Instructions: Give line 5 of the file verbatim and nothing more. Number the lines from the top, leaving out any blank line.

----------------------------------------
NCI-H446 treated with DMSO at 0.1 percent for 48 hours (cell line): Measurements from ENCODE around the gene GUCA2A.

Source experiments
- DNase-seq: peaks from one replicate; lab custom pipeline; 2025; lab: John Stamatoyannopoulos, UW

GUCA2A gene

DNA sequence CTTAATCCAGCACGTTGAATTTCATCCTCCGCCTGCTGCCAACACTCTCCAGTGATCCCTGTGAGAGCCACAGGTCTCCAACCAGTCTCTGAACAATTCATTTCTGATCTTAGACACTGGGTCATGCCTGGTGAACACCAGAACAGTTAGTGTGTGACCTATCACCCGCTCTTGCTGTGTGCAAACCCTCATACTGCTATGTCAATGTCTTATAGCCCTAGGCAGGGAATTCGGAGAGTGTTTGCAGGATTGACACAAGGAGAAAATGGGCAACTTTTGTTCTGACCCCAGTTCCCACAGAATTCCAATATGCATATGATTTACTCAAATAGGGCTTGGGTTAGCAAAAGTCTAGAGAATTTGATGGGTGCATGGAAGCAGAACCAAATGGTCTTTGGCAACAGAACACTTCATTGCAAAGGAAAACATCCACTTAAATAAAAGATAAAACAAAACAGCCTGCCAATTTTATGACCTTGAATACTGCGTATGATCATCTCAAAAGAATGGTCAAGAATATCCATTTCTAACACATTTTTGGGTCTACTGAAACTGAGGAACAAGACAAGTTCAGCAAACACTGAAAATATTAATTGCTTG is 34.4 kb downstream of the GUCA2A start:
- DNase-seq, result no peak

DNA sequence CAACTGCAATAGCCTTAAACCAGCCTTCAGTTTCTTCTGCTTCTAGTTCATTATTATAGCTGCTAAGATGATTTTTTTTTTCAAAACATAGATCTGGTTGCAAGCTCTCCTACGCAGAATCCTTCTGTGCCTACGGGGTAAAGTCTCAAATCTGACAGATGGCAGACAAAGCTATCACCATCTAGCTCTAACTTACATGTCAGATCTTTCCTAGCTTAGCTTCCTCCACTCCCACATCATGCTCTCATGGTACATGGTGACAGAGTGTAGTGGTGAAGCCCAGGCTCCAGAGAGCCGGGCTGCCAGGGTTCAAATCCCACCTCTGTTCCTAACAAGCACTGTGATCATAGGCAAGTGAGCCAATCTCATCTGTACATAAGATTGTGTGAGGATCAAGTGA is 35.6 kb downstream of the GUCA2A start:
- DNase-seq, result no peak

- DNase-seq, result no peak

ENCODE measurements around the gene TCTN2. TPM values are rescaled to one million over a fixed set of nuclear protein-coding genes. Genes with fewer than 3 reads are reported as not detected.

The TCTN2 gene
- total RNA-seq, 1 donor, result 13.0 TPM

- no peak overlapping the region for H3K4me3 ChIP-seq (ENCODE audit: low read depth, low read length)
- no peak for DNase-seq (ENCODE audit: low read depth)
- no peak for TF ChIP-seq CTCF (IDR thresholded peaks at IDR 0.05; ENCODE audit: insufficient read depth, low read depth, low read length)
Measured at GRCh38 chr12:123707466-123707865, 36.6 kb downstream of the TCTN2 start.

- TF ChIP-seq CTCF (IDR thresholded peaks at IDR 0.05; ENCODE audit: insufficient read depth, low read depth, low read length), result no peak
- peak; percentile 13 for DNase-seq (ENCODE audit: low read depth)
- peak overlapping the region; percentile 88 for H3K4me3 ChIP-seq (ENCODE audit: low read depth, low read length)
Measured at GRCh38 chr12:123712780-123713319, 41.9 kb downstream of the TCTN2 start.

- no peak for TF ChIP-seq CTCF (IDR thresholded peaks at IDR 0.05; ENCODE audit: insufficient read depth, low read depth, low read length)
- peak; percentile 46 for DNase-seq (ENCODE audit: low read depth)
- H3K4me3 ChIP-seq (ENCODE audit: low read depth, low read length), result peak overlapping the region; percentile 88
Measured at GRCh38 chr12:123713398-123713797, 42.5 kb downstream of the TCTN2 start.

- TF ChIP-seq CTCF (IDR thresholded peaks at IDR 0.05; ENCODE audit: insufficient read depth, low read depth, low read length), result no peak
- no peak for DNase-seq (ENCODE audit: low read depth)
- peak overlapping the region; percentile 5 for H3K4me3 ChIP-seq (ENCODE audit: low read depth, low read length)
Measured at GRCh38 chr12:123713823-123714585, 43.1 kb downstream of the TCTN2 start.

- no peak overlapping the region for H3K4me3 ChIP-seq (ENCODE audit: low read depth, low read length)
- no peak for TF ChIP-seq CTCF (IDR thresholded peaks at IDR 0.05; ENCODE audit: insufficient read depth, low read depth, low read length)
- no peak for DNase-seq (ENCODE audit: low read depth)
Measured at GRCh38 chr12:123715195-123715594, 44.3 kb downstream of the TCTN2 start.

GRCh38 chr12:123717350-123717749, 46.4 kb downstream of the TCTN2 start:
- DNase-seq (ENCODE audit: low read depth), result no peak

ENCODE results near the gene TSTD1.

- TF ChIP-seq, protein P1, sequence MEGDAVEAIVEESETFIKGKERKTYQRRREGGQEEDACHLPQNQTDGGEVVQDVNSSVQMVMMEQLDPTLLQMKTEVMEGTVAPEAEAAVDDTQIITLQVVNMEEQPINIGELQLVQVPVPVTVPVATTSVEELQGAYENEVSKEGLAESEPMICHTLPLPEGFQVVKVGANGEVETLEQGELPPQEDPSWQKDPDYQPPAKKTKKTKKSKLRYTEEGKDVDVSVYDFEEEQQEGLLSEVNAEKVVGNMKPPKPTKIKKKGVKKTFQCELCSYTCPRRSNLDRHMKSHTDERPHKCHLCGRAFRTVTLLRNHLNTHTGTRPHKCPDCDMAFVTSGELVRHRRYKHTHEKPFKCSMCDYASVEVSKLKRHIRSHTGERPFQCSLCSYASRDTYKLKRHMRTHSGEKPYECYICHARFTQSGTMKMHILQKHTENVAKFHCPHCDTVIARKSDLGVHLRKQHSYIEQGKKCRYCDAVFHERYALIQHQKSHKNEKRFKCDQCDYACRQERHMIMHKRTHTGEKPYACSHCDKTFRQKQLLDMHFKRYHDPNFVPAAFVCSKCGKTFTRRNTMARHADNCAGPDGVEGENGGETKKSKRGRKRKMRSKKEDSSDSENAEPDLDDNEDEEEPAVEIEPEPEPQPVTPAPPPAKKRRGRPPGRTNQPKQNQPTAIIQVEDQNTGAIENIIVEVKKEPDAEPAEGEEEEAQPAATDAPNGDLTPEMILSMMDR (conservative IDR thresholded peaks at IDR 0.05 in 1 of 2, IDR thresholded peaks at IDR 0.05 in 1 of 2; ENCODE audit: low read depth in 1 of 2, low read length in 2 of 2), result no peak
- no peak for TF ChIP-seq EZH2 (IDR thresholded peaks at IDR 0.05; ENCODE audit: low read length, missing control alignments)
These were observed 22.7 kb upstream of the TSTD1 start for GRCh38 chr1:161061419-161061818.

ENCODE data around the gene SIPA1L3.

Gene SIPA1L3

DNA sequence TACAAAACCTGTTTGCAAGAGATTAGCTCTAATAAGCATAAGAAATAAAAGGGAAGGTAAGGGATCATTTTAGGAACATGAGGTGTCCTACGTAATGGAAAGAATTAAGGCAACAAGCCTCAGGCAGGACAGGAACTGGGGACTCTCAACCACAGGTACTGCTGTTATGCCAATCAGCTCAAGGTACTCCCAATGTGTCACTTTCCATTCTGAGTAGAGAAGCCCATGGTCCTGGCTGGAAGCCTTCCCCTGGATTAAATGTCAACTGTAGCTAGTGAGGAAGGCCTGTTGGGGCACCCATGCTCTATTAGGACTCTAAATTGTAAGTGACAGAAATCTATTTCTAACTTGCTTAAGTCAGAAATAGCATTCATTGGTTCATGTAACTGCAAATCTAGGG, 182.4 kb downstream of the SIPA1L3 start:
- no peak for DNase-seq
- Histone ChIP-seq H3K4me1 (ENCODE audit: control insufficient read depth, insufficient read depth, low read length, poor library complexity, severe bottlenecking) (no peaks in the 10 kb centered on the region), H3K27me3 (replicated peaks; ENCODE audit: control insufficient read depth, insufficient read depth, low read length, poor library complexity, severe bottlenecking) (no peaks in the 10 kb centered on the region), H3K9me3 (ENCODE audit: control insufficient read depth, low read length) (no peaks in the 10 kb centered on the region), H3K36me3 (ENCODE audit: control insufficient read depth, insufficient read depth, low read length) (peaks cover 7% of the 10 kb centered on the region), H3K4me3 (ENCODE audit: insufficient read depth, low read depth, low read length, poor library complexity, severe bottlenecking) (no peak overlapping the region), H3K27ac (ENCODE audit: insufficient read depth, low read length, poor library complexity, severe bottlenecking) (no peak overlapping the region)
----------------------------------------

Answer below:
DNA sequence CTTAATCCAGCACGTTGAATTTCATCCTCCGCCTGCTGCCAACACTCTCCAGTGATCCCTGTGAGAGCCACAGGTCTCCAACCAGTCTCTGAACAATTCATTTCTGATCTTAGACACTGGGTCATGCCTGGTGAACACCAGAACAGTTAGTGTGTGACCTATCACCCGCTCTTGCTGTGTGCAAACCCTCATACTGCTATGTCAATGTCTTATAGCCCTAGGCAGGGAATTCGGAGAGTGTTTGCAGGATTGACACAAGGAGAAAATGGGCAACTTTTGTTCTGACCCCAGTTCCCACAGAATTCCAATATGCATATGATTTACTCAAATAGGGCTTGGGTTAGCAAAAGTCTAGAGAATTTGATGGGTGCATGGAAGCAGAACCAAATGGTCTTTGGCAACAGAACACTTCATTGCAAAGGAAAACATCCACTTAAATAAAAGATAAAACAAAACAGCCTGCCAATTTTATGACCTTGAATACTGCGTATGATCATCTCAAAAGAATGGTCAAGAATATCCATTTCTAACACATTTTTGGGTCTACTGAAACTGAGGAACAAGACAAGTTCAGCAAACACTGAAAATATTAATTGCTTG is 34.4 kb downstream of the GUCA2A start: